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I'm confused about how Big-O works when dealing with functions within functions (when analyzing worst case). For example, what if you have something like:

for(int a = 0; a < n; a++)
{
    *some function that runs in O(n*log(n))*
    for(int b = 0; b < n; b++)
    {
        *do something in constant time*
    }
}

Would this entire block run in O(n^2*log(n)), because within the first for loop, you have an O(n) and an O(n*log(n)), so O(n*log(n)) is greater, and therefore the one we take? Or is it O(n^3*log(n)) because you have an O(n) and an O(n*log(n)) within the outer for loop?

Any help is appreciated! Thanks!

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2 Answers 2

up vote 9 down vote accepted

It's

O(N) * (O(N lg N) + O(N) * O(1)) = O(N) * (O(N lg N) + O(N))
                                 = O(N) * O(N lg N)
                                 = O(N^2 lg N)

Because you have O(N) iterations of an O(N lg N) function and O(N) constant time operations. The O(N lg N) + O(N) simplifies to O(N lg N) because O(N lg N) > O(N).

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Awesome explanation. Thanks! –  Mason Sep 20 '11 at 0:26

When calculating this type of complexity you should add inline or sequential functions and multiply nested functions.

For example, this would be O(n):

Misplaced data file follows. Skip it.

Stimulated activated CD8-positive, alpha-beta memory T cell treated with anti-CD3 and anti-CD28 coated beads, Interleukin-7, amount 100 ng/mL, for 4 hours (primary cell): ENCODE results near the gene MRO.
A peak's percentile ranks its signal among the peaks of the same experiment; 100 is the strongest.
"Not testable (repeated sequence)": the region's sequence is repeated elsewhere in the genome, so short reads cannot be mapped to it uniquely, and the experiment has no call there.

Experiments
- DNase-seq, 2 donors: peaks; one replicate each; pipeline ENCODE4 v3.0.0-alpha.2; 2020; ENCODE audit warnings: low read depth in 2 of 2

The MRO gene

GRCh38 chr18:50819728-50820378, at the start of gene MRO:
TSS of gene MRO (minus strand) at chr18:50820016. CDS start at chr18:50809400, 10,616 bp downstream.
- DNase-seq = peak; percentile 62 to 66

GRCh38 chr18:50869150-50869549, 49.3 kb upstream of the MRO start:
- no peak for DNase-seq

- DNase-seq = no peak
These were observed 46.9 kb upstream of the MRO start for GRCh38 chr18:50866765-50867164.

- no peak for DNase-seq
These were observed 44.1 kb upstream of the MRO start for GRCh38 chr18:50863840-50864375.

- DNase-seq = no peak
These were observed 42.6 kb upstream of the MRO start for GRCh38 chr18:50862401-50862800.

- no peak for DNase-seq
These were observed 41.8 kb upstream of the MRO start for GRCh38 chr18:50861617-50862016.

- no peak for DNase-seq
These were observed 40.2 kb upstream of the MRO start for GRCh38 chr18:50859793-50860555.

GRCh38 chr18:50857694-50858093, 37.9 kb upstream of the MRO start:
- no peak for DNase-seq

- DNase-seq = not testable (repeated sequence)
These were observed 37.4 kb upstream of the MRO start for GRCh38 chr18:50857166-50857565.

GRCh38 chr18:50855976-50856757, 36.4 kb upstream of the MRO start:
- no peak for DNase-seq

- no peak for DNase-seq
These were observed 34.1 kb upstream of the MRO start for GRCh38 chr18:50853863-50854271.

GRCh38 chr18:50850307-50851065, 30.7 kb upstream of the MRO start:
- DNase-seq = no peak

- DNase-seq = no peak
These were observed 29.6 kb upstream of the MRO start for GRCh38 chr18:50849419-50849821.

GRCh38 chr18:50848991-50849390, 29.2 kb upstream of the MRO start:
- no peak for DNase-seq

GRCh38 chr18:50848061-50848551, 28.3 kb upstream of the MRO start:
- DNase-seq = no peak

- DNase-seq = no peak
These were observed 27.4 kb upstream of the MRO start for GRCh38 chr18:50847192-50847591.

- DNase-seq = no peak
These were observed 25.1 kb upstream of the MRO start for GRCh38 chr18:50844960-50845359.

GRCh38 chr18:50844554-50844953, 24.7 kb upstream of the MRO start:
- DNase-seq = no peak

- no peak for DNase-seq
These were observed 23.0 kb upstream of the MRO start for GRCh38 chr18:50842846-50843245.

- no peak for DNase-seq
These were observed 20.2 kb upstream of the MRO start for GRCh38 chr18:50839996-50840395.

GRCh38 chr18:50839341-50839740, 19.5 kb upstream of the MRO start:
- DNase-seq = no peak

// O(n) + O(n) = O(2n)` which is `O(n)` (as constants are removed)
for (int i = 0; i < n; i++)
{ 
    /* something constant */ 
}
for (int j = 0; j < n; j++)
{ 
    /* something constant */ 
}

But when the functions are nested, multiply their complexity:

// O(n) * O(n) = O(n^2)
for (int i = 0; i < n; i++)
{ 
    for (int j = 0; j < n; j++)
    { 
        /* something constant */ 
    }
}

Your example is a combination - you've got some sequential operations nested inside another function.

// this is O(n*logn) + O(n), which is O(n*logn)
*some function that runs in O(n*log(n))*
for(int b = 0; b < n; b++)
{
    *do something in constant time*
}

// multiplying this complexity by O(n)
// O(n) * O(n*logn)
for(int a = 0; a < n; a++)
{
    // your O(n*logn)
    // your b loop
}
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1  
+1 For a clear explanation even after another answer was accepted. –  quasiverse Sep 20 '11 at 1:01
    
This is a great answer as well! Thanks! –  Mason Sep 20 '11 at 4:53

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